This design means that the Supermid can be pitched low to the ground or higher up to allow increased ventilation while still offering protection against bugs. Being a perimeter net it minimises the weight while offering the same amount of protection that a full internal net would.

Image courtesy of BearPaw Wilderness Designs.

The bug netting door means that the Supermid door can be rolled back to allow even more ventilation. It also means that we should be able to admire the view while being protected against mosquitoes and bugs.

Image courtesy of BearPaw Wilderness Designs.

A final feature that BearPaw Wilderness Designs added was the Cuben Fibre bathtub floor. This floor has a pocket for the centre pole and attaches to the perimeter bug net via a Velcro strip around the edge. We also had a zippered cooking space added to the floor. Although unlikely to be used, it means that if we are stuck inside the shelter in really bad weather, we can unzip a quarter of the floor to reveal bare ground to set the stove up. The zippered area could also be used to store muddy shoes on if was raining badly (although there is some space between the net door and Supermid main door).

One of the benefits of the pyramid design shelters, and the supermid is that it can use trekking poles as the tent pole. As we will already be carrying trekking poles, it means the additional shelter weight is greatly reduced. We will be bringing Mountain King Expedition Carbon trekking poles that are light weight but very strong.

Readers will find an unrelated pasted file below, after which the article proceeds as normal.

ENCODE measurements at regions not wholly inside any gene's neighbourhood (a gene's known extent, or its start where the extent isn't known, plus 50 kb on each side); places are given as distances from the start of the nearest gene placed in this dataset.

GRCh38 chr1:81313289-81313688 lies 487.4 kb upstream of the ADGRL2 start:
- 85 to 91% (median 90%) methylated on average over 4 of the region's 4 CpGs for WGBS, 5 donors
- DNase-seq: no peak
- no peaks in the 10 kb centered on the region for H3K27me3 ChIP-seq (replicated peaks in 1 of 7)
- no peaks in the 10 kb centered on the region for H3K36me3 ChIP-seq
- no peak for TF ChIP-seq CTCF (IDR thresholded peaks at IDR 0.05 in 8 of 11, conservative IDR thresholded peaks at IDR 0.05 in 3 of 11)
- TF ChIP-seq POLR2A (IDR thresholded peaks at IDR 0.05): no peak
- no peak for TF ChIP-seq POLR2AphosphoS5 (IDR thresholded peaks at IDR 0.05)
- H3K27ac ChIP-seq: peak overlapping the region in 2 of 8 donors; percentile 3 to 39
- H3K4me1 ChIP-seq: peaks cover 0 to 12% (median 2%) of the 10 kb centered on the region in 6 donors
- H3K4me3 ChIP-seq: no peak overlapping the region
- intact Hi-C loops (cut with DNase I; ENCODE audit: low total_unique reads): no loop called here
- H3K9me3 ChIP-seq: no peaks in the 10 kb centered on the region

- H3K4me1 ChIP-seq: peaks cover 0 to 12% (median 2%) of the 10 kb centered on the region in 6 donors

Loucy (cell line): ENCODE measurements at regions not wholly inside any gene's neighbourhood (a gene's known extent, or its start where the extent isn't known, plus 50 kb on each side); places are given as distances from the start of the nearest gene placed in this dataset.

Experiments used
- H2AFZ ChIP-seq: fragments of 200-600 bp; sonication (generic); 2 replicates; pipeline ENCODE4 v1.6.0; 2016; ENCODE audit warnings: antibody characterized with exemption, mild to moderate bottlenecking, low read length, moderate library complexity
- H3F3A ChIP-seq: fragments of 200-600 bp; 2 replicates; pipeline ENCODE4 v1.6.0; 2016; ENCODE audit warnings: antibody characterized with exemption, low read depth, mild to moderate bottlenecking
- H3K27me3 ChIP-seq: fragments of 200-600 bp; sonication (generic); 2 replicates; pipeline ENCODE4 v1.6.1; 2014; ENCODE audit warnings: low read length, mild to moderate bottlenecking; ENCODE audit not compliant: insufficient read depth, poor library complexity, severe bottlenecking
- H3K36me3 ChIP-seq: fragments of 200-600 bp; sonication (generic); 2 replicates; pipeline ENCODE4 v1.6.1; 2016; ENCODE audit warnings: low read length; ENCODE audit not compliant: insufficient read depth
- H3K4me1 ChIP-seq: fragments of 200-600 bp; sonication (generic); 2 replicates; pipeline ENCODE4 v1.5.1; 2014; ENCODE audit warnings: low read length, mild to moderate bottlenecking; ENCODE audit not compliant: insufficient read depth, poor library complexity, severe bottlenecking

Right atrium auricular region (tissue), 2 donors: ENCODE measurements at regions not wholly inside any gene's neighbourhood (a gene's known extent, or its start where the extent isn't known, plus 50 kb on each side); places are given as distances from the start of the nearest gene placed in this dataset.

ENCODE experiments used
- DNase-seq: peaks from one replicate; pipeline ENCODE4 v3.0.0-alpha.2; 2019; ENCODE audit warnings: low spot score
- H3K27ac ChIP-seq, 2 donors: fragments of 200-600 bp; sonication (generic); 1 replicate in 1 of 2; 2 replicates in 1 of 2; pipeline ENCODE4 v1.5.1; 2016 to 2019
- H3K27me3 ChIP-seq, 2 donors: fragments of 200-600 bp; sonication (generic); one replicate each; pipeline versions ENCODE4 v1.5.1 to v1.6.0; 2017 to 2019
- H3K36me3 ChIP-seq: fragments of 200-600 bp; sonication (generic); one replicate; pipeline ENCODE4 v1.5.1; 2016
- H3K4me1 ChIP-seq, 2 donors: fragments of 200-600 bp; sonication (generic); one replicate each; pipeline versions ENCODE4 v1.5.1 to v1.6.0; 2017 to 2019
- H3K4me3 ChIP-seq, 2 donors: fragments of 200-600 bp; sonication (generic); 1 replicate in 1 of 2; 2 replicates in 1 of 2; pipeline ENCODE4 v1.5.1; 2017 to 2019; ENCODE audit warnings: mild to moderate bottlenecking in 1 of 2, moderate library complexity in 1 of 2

As the Supermid is a fairly large shelter, the poles needs to be longer than the maximum length of a single trekking pole. To overcome this, some people use a ‘pole jack’ that is essentially a metal pole that the trekking pole site on to add some height. Although not as heavy as bringing a totally separate pole, it does add some weight. Another option is to join two trekking poles together. This can be done with a tubular webbing and velcro straps.

A much more elegant option though was provided by www.backpackinglight.co.uk;

The Walking Pole Extender is essentially a straight section of walking pole with a trekking pole lock at either end. To use it, you simply unscrew and remove the lower section from two trekking poles, then add the Walking Pole Extender in their place. It provides a very strong and elegant solution to joining two poles together. It also means that the pole handles face both up and down, so there is much less change of the Tungsten Carbide tips slipping and tearing anything! The carbon fibre Walking Pole Extender weighs 36g. As we will already be carrying and using the trekking poles, it means that the total weight for our tent poles is 36g!

To fix the Supermid to the ground (As there is only a single, central pole the shelter is not free standing) we will be using a combination of pegs.

Most of the pegs will be MSR Groundhogs. These are Aluminium Y-Beam pegs that weigh 16g each. They are very strong and being a Y-Beams should hold in softer or sandier ground. Hopefully being bright red, they should be harder to lose.

We will also be bringing a few few 2g Titanium Stakes. These small stakes weight only 2 grams each. They should be easier to push into hard ground then the MSR Groundhogs, but also won’t be able to take the same amount of force. The plan is to use Groundhogs on the main tieouts, and the Titanium stakes on the lower load guylines.

I haven’t weighed the Supermid with all the modifications, but I would estimate that they add no more than a few hundred grams. So for a fully bug protected, durable, adaptable and quick to set up shelter, we are looking at;

MLD Supermid; 482g
Bug Netting/Bathtub floor 200g
5x MSR Groundhogs 80g
6x Titanium Stakes 12g
Walking Pole Extender 36g
3x Dyneema Guylines 8g

That it a total of around 818 grams. Not too bad when you compare it to twin skinned commercial tents that can easily weight 3000g or upwards for a similar size. So far we have used it in the Scottish Cairngorms and we were very pleased which is good as this is to be our home for 6 months!